One of the blessings resulting from membership in what has come to be known as the "baby boomer" generation is that we were spared the suffering and memories of the two most difficult decades of the twentieth century--the 1930s and 40s. Bad as the war years of the 40s were in terms of death and suffering, both were encountered mostly elsewhere in the world and in general, here at least, they were a time of hope for a better tomorrow. The Great Depression of the 1930s, on the other hand, was a home grown tragedy mired in despair; and few who lived through this decade escaped without bearing psychological scars. As art goes, there wasn't much of any consequence during either decade. The WPA sponsored some murals in public buildings that were, well, interesting, if hardly remarkable. And after the war the seeds of Abstract Expressionism began to sprout in New York, which was to some degree noteworthy. However during this period, one artform DID stand forth with remarkable valour and excellence--photography. It's interesting to note that during periods of economic hardship, art tends to embrace realism on the downward slide and idealism on the upswing. This perfectly describes art styles during this period. And the camera captured both with incredible fidelity.
The Farm Security Administration was established in 1935 during the darkest hours of the Depression. Its director, New Deal economist and sociologist, Roy Stryker, felt the need to spearhead reform at all levels of rural society. He hired six photographers to show everyone else just how bad things really were. Three of the best, Dorothea Lange, Ben Shahn, and Walker Evans, took their cameras to the heartlands and heartaches of a trouble nation. They brought back over 270,000 negatives, some of which have burned their way into our national psyche like no other art before or since. Lange's Migrant Mother, Nipomo, California has often been called an American Madonna. The mother was 32 but looked much older, lines of worry and suffering etched indelibly in her tired face; while behind her, two of her ten children cower in fear, hiding their faces from the world. They could very well have come from the deserted prairie farmhouse in Lange's 1938 photo Tractored Out, from Childress County, Texas, in which deep, curving furrows are plowed right up to the front door of a sharecroppers abandoned home.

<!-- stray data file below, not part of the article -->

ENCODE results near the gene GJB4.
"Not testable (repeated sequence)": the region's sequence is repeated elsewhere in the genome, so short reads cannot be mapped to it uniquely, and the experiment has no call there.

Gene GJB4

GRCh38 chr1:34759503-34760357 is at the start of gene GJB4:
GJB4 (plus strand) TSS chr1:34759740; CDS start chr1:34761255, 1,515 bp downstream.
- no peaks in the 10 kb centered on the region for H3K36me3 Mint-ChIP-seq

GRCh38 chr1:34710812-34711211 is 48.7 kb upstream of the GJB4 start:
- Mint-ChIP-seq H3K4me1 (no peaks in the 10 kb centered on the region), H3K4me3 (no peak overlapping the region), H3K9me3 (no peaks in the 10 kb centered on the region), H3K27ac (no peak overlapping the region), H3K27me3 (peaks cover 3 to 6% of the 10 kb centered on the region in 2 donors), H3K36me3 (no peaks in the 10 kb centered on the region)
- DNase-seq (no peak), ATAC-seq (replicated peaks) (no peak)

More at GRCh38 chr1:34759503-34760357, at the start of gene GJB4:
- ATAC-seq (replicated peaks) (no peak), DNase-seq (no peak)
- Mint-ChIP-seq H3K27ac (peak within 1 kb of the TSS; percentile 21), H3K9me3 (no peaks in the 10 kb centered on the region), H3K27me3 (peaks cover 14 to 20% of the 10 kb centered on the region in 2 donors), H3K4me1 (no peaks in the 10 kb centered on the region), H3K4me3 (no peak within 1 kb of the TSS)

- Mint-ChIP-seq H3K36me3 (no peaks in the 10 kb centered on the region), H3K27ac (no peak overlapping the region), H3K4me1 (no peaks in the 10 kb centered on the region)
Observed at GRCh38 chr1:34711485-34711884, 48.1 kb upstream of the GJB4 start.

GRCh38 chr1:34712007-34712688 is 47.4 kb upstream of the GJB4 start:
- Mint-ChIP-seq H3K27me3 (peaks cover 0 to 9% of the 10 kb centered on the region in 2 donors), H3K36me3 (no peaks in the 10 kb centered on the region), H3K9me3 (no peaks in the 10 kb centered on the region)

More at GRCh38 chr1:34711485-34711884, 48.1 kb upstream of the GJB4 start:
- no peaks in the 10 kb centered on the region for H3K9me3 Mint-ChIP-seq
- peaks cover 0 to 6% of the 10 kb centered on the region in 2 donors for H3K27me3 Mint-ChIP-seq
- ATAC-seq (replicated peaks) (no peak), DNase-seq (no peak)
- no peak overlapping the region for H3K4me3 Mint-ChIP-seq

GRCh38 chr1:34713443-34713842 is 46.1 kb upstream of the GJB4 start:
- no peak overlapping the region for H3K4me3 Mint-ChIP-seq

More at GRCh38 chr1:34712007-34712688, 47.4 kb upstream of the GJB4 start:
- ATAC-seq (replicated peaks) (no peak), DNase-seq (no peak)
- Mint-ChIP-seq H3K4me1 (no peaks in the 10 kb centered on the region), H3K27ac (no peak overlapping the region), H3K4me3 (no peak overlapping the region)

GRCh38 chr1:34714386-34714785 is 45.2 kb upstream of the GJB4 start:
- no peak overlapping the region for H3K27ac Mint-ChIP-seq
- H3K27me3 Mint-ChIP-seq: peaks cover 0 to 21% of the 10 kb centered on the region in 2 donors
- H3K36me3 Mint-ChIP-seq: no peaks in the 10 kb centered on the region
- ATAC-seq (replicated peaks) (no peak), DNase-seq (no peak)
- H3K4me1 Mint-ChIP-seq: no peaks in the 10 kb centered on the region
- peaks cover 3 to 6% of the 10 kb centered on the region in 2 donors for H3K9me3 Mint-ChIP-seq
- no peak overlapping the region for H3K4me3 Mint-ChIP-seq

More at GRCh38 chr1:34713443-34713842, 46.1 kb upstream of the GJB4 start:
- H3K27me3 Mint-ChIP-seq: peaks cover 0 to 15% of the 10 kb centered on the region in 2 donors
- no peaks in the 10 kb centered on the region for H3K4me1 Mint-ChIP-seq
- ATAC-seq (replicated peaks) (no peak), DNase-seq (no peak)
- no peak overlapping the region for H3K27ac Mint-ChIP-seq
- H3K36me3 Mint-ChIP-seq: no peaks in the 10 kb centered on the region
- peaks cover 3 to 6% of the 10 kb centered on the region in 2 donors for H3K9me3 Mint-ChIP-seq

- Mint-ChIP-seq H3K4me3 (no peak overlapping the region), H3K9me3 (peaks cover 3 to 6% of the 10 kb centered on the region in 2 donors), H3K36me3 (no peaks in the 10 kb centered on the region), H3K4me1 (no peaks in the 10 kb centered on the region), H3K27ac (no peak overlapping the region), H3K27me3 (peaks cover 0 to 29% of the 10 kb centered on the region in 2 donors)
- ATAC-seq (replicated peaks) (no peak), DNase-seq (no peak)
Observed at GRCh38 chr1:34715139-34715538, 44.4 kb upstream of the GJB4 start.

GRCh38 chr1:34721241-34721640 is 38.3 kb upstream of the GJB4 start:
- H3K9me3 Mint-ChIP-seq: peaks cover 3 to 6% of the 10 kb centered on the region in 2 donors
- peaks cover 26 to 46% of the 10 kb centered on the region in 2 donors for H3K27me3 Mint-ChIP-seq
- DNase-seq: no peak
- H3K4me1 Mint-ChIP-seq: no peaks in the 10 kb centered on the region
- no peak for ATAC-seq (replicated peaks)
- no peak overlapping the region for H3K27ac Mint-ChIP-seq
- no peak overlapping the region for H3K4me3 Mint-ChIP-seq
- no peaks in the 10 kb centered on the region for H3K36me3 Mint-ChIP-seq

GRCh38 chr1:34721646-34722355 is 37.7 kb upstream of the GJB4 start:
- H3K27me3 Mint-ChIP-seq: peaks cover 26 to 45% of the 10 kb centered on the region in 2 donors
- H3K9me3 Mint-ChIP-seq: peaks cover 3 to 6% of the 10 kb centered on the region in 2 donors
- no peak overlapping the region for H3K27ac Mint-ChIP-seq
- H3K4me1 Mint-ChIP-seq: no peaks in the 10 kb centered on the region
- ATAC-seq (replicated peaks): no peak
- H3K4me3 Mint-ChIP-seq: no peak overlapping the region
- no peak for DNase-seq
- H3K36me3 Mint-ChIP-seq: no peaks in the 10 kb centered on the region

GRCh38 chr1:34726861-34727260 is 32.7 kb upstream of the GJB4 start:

At the dawn of the decade of the 30s, the typical image of the American Midwest came from the painter, Grant Wood. His dour, yet at the same time slightly humorous American Gothic, was hopeful and modestly noble in a sort of stiff, somewhat anxious way. Just five years later, Ben Shahn's photo, Rehabilitation Clients, Boone County, Arkansas, marks a 180-degree turnabout. The pose is the same (though the figures are reversed). The bib overalls are the same. So are the dour expressions, but there is nothing the least bit humorous about this desperate depiction of Midwestern rural existence. The backdrop is not Gothic Revival but the logs of lethargy. The look is not hopeful but hopeless. Walker Evans captured a similar stark existence, minus the players in this social tragedy, with his 1936 still-life photo, Washroom and Dining Area of Floyd Burrough's Home, Hale County, Alabama. The house is more upscale, the logs replaced by weathered siding, the worn, wooden floorboards scrubbed bare, but the furniture is stark and sparse. A towel hangs from a nail on the doorjamb next to a shelf bearing a small, metal basin. It is art rising to meet a need, then rising beyond that to the realm of greatness in becoming a sign of the times.